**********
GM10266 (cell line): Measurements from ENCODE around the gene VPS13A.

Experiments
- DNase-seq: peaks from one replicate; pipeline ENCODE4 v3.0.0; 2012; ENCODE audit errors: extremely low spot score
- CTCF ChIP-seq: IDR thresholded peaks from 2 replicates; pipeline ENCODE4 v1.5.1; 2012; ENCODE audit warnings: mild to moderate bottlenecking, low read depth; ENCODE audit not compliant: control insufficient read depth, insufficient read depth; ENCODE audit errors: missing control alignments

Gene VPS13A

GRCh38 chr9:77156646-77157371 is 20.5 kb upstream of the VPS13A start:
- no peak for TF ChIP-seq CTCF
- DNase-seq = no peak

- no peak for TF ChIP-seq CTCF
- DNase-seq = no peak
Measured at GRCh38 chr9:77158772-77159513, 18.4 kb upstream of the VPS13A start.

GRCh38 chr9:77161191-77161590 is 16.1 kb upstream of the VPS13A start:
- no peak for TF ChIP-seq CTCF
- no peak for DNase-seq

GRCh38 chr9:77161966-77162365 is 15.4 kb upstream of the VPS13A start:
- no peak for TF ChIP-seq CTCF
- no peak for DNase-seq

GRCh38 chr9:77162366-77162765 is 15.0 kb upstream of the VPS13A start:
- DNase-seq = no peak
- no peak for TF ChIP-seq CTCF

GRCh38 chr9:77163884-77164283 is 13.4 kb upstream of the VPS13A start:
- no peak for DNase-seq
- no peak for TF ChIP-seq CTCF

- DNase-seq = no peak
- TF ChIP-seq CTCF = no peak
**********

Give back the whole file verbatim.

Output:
GM10266 (cell line): Measurements from ENCODE around the gene VPS13A.

Experiments
- DNase-seq: peaks from one replicate; pipeline ENCODE4 v3.0.0; 2012; ENCODE audit errors: extremely low spot score
- CTCF ChIP-seq: IDR thresholded peaks from 2 replicates; pipeline ENCODE4 v1.5.1; 2012; ENCODE audit warnings: mild to moderate bottlenecking, low read depth; ENCODE audit not compliant: control insufficient read depth, insufficient read depth; ENCODE audit errors: missing control alignments

Gene VPS13A

GRCh38 chr9:77156646-77157371 is 20.5 kb upstream of the VPS13A start:
- no peak for TF ChIP-seq CTCF
- DNase-seq = no peak

- no peak for TF ChIP-seq CTCF
- DNase-seq = no peak
Measured at GRCh38 chr9:77158772-77159513, 18.4 kb upstream of the VPS13A start.

GRCh38 chr9:77161191-77161590 is 16.1 kb upstream of the VPS13A start:
- no peak for TF ChIP-seq CTCF
- no peak for DNase-seq

GRCh38 chr9:77161966-77162365 is 15.4 kb upstream of the VPS13A start:
- no peak for TF ChIP-seq CTCF
- no peak for DNase-seq

GRCh38 chr9:77162366-77162765 is 15.0 kb upstream of the VPS13A start:
- DNase-seq = no peak
- no peak for TF ChIP-seq CTCF

GRCh38 chr9:77163884-77164283 is 13.4 kb upstream of the VPS13A start:
- no peak for DNase-seq
- no peak for TF ChIP-seq CTCF

- DNase-seq = no peak
- TF ChIP-seq CTCF = no peak